Table of Contents
- What is alcohol?
- How is alcohol made?
- How is alcohol metabolized?
- What are the negative effects of too much alcohol?
- What is alcohol's effect on weight?
- How does alcohol affect your blood sugar?
- Does alcohol cause nutritional deficiencies?
- Does alcohol cause nutritional deficiencies? (continued)
- Do beverages with artificial sweeteners react with alcohol?
- How much alcohol can you safely consume?
Quick GuideAlcohol Abuse: 12 Health Risks of Chronic Heavy Drinking
What are the negative effects of too much alcohol?
Anyone who has ever experienced a hangover would agree that alcohol use doesn't always feel good. Unfortunately, most forget how bad it was and find themselves with a hangover more than once. The dangers can go far beyond that and do not only apply to those who drink excessive amounts.
The impact felt by alcohol begins quickly. As your BAC rises you will feel the effects of alcohol, which can include the following:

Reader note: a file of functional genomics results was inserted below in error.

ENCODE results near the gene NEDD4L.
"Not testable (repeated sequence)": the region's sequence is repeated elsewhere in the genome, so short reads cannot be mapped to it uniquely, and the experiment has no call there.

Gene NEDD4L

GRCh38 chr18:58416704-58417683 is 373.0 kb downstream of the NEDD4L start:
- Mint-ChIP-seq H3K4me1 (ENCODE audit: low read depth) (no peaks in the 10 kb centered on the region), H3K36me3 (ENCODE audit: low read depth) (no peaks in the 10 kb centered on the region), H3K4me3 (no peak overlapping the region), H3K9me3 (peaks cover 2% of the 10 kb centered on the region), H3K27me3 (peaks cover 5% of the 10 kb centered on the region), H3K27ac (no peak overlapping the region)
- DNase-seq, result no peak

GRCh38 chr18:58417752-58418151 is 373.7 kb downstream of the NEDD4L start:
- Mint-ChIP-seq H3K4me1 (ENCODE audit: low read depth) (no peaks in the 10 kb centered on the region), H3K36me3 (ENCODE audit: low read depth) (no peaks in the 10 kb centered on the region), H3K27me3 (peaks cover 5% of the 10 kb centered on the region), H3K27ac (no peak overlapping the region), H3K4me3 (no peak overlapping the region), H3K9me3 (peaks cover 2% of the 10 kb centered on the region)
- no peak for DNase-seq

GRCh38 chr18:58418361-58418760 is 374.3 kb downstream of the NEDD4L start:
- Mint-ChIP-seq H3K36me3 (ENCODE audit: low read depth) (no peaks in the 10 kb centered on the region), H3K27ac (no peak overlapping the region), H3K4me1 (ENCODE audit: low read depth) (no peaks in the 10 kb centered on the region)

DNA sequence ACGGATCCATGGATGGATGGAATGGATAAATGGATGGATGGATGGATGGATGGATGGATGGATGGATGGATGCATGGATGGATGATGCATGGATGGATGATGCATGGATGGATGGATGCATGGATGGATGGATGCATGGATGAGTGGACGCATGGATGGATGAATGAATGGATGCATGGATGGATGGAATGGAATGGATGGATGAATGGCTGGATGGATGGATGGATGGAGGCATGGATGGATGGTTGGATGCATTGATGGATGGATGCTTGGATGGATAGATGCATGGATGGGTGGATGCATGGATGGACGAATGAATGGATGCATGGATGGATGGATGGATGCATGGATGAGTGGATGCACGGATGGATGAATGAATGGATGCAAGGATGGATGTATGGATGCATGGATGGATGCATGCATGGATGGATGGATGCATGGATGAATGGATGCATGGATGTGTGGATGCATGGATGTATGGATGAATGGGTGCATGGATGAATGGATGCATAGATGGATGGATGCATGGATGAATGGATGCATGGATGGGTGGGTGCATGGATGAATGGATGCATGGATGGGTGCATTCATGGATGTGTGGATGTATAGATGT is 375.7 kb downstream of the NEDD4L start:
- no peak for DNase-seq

- Reduced inhibitions
- Slurred speech
- Motor impairment
- Memory problems
- Concentration problems
- Breathing problems
Long-term alcohol consumption can cause problems related to your brain, liver (cirrhosis, steatosis, alcoholic hepatitis, fibrosis), heart (high blood pressure, cardiomyopathy, arrhythmias, stroke), pancreas (pancreatitis), and immune system. It can also put you at risk for certain cancers, including those of the mouth, esophagus, throat, breast, and liver. It can cause fetal alcohol syndrome in the infant when consumed by pregnant women. There is no known safe level for alcohol consumption in pregnant and lactating women.
According to the National Institute on Alcohol Abuse and Alcoholism,
- nearly 88,000 people (approximately 62,000 men and 26,000 women) die from alcohol-related causes annually, making it the third leading preventable cause of death in the United States.
- In 2013, alcohol-impaired driving fatalities accounted for 10,076 deaths (30.8 percent of overall driving fatalities) in the U.S.
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